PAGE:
In The Names, Momaday pursues the theme of identity which dominates his two earlier works. For him, as for many other contemporary Native Americans, tribal identity is no longer a given but rather a consciously constructed concept, which allows them to participate in the mainstream of American society without sacrificing their attachment to a cultural heritage. Storytelling is central to this process, as it has always been in tribal societies; it is not an art for art’s sake but a matter of individual and communal survival.
The Names continues Momaday’s exploration of tribal identity which began in his Pulitzer Prize-winning novel, House Made of Dawn. This novel reflects, both in form and content, the threat of personal and cultural fragmentation and disintegration which modern Native Americans often face. Momaday argues that only through trust in language, in the oral tradition, and in the continuing validity of ancient stories can a sense of wholeness be preserved. In House Made of Dawn, the protagonist’s loss of voice accounts in large measure for his nightmarish existence between two worlds. The restoration of his voice at the end of the novel becomes one of the prerequisites for healing and reunifying him with his tribe.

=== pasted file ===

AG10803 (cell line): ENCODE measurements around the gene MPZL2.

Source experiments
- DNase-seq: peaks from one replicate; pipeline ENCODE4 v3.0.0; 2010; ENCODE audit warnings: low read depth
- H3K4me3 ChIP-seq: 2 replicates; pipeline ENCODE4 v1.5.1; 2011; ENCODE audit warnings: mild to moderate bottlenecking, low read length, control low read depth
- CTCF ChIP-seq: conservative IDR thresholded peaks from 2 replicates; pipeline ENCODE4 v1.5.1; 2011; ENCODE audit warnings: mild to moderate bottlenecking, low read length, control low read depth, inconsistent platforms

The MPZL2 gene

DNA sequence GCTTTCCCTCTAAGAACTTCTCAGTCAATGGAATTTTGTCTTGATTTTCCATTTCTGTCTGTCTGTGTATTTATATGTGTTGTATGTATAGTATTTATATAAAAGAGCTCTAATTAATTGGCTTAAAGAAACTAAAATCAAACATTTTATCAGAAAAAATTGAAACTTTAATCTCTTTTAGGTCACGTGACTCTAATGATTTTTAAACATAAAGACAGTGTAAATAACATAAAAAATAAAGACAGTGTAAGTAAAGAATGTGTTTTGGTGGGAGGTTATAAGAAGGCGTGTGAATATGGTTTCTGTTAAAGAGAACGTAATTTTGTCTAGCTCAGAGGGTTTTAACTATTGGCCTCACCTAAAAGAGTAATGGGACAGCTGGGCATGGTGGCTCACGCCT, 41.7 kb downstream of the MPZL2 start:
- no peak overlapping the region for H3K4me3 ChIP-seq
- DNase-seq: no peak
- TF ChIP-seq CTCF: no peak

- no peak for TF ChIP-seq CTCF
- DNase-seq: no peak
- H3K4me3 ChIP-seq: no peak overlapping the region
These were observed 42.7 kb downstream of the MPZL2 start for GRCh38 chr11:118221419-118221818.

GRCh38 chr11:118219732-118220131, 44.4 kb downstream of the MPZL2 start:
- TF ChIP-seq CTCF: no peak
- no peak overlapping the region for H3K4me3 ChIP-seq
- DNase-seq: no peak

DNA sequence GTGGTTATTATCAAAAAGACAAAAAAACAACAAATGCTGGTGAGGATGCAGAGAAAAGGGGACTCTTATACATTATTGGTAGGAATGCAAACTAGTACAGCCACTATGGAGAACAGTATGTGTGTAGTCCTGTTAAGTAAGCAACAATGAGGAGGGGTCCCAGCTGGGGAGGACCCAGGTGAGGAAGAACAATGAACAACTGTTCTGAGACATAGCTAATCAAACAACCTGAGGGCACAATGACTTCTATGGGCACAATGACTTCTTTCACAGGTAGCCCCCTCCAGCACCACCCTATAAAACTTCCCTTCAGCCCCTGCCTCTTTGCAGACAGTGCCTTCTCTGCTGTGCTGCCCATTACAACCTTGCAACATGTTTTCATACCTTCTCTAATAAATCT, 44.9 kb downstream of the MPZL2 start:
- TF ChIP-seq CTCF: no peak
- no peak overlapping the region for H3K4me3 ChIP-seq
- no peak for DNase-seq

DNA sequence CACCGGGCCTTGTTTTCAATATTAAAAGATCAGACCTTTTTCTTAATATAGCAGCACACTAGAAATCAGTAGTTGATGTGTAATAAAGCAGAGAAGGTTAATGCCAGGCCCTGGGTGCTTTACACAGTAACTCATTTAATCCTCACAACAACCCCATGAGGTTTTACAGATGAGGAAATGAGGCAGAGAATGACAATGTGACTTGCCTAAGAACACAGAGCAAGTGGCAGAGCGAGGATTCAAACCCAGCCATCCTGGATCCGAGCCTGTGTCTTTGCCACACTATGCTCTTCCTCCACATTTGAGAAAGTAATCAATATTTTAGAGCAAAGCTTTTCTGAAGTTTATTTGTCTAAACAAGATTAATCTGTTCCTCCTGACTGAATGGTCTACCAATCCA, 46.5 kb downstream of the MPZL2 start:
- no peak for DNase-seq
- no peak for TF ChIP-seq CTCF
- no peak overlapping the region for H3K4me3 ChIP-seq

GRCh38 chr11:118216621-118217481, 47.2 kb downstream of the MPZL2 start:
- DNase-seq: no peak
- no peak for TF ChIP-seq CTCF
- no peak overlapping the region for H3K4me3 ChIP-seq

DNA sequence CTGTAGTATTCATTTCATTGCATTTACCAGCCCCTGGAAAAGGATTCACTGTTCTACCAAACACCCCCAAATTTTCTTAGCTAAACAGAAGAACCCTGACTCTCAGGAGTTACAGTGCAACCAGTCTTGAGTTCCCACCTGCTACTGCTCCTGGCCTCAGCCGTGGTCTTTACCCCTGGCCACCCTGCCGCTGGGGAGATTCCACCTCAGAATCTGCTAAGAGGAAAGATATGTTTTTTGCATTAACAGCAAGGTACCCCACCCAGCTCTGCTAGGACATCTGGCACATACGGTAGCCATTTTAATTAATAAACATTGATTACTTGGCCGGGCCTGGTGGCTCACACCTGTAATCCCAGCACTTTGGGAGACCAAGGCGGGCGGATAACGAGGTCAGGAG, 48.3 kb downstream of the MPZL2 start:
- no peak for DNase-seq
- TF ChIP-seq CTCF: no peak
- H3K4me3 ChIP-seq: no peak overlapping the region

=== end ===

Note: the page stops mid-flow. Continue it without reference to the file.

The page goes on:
In The Way to Rainy Mountain, Momaday charts the process of placing himself into his Kiowa background. It is the account of a physical, spiritual, and intellectual journey through stories and places, a blend of myth, history, and autobiography which crystallizes into Momaday’s personal reality. While he emphasizes the relationship between racial experience and tribal consciousness in The Way to Rainy Mountain, he examines his sense of self in a more direct and detailed fashion in The Names, examining family influences and the impact of other cultures. In doing so, he offers the reader a deeper insight into the components and the process which have made Momaday the unique individual that he is.